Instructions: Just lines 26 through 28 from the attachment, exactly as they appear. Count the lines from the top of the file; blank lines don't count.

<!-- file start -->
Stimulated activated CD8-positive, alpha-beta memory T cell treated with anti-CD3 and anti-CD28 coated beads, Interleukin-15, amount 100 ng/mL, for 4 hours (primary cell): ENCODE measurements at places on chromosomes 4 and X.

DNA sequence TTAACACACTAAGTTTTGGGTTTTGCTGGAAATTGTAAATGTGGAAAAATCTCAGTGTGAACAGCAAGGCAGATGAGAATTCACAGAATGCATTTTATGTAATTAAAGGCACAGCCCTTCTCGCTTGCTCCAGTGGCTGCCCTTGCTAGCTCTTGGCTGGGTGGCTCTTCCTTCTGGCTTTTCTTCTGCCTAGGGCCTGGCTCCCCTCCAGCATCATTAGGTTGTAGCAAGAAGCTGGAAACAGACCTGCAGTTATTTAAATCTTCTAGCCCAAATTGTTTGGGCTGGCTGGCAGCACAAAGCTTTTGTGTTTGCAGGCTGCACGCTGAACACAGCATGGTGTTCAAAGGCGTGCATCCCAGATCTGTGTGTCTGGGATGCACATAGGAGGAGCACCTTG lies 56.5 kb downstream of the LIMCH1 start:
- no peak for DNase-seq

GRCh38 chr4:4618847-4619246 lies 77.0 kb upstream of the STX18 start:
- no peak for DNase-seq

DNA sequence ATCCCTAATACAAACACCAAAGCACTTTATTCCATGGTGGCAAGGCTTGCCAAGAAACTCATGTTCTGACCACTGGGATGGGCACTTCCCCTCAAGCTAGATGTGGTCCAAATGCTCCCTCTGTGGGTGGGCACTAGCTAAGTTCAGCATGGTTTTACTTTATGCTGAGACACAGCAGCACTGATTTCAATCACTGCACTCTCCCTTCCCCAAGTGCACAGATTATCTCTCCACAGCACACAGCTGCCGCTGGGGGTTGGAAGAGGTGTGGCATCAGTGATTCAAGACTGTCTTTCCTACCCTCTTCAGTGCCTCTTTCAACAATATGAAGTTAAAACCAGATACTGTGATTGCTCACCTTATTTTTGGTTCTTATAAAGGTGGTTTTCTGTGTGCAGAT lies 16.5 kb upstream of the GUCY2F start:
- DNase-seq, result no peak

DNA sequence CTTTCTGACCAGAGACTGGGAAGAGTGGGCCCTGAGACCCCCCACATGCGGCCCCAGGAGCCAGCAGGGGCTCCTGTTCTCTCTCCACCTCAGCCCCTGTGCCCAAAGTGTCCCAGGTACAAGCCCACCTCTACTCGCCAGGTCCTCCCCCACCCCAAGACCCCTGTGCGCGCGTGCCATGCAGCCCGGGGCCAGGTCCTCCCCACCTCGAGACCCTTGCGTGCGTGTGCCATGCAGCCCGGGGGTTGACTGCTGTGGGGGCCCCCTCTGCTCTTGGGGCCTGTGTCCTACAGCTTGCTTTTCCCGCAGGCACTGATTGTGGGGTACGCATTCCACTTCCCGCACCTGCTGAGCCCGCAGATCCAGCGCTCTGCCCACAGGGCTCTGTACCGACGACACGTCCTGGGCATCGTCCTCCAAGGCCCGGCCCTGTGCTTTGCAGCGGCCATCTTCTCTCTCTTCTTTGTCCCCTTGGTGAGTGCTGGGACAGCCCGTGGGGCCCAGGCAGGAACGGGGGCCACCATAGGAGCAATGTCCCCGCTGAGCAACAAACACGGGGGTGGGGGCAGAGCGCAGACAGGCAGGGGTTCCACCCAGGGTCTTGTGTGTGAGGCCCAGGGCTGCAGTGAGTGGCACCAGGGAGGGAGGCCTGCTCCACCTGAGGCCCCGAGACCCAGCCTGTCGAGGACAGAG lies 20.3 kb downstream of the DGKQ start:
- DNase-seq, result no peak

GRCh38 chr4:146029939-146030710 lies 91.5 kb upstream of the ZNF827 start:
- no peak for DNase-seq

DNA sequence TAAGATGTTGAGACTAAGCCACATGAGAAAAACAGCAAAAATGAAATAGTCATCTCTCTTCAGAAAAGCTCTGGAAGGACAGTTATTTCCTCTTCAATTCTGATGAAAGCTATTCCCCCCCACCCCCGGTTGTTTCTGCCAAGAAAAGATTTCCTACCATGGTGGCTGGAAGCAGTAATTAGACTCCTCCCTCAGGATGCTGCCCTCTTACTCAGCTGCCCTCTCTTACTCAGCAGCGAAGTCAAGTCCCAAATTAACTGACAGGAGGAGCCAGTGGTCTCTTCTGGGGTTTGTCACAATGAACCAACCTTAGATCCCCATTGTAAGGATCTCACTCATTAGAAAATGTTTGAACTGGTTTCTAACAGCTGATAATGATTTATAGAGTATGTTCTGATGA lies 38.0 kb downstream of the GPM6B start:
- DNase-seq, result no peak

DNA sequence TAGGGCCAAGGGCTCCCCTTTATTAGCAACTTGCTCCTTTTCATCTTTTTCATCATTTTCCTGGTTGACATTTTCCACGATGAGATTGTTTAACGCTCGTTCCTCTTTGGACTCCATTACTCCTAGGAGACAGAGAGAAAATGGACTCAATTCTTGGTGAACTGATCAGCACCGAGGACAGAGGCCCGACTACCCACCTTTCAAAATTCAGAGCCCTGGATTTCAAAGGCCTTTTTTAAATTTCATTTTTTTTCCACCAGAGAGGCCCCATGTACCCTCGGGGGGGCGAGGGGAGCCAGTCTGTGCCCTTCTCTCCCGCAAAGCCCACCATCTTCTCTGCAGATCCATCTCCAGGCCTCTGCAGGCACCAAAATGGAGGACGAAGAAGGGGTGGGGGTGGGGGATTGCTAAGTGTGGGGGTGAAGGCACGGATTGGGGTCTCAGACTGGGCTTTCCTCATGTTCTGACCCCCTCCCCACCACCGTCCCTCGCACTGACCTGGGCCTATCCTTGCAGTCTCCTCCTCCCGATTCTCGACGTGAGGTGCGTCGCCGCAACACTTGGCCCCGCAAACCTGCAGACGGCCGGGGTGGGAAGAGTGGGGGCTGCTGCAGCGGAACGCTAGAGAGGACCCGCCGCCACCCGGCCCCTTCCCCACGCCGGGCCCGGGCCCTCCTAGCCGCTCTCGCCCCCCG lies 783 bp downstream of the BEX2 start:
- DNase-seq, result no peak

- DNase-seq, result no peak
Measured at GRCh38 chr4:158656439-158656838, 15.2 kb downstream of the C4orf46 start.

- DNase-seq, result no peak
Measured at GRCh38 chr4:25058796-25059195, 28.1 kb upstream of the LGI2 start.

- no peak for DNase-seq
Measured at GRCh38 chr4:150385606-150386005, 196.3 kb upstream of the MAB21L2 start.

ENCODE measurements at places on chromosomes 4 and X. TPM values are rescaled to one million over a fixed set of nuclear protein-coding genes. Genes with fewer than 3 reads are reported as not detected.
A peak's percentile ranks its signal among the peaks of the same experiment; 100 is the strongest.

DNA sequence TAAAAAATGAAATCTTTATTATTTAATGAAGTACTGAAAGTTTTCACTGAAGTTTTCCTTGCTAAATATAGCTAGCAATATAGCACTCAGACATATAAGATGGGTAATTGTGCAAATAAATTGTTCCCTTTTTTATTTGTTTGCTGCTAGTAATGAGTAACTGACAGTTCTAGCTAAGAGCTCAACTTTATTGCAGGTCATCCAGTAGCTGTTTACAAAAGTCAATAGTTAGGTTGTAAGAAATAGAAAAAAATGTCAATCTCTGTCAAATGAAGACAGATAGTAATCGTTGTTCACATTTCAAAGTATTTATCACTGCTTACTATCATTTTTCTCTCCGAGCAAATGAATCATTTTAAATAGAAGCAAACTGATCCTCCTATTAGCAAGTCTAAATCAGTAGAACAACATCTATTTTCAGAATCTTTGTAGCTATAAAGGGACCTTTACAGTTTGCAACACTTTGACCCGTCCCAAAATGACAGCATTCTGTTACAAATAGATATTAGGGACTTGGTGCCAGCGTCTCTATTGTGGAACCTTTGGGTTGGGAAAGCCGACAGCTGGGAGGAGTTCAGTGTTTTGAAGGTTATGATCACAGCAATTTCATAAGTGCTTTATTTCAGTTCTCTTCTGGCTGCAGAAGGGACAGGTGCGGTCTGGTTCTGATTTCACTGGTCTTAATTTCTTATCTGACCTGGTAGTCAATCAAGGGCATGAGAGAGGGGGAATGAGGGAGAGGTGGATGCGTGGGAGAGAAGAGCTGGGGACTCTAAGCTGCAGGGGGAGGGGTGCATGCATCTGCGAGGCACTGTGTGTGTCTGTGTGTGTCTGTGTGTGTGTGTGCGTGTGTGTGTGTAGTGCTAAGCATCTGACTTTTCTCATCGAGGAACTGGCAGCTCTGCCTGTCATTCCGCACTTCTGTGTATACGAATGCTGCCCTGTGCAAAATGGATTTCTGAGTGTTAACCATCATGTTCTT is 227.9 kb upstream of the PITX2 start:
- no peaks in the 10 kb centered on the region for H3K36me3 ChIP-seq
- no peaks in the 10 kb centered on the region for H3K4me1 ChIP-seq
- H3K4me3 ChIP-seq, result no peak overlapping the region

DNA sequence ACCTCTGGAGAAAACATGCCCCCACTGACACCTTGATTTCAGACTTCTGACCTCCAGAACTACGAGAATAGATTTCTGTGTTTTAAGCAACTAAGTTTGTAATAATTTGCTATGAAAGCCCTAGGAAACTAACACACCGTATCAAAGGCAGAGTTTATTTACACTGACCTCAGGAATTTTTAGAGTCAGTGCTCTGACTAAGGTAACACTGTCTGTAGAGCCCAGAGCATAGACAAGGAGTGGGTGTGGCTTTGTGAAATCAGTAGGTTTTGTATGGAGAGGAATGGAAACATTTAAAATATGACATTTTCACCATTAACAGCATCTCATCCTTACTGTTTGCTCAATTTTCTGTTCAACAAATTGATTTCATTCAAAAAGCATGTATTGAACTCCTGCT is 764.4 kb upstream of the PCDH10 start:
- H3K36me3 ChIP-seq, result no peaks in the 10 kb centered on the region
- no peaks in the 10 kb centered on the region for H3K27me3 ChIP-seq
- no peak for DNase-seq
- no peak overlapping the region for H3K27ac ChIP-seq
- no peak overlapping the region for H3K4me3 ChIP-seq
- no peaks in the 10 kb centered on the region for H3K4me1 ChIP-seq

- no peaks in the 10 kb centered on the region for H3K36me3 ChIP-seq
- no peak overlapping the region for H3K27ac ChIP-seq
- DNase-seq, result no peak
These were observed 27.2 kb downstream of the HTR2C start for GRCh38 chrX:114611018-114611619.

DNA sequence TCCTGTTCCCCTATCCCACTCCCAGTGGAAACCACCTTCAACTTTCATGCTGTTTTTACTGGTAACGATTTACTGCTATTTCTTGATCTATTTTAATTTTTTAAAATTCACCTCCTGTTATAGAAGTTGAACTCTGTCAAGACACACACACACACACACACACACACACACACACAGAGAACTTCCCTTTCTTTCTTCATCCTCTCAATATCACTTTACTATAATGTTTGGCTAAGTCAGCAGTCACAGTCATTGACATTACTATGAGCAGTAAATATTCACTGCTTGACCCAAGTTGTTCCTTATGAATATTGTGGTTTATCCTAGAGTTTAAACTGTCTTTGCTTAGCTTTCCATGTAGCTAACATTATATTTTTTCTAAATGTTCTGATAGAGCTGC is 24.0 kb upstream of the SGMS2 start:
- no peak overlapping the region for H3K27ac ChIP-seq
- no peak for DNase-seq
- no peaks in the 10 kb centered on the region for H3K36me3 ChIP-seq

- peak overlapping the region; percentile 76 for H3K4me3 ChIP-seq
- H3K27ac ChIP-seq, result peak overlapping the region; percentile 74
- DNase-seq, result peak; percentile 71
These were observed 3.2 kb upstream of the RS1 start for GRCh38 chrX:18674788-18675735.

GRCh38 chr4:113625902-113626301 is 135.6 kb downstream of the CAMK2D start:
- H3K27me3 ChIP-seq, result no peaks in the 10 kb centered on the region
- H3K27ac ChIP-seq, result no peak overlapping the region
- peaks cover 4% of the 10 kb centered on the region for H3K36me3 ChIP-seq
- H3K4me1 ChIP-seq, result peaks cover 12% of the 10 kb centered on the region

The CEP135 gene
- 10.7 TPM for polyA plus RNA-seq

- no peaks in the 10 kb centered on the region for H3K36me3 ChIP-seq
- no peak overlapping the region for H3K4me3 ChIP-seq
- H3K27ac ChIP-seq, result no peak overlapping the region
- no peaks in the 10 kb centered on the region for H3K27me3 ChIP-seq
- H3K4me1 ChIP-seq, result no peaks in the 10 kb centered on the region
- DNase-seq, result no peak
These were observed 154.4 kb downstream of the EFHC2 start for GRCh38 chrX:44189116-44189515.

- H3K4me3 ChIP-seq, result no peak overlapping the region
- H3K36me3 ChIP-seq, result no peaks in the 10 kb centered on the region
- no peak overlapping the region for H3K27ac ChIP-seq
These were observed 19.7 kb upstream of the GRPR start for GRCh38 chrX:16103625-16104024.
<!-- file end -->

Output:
- no peaks in the 10 kb centered on the region for H3K4me1 ChIP-seq
- H3K4me3 ChIP-seq, result no peak overlapping the region

DNA sequence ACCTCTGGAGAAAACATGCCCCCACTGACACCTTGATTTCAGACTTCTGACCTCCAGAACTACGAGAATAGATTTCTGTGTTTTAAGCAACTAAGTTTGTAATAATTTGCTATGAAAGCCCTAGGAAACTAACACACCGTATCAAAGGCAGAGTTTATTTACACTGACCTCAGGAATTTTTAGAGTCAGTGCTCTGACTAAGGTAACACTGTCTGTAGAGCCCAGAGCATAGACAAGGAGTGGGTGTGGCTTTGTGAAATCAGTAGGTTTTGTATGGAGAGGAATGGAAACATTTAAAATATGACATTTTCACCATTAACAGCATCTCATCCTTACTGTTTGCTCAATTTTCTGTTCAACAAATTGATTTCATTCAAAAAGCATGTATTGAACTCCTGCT is 764.4 kb upstream of the PCDH10 start: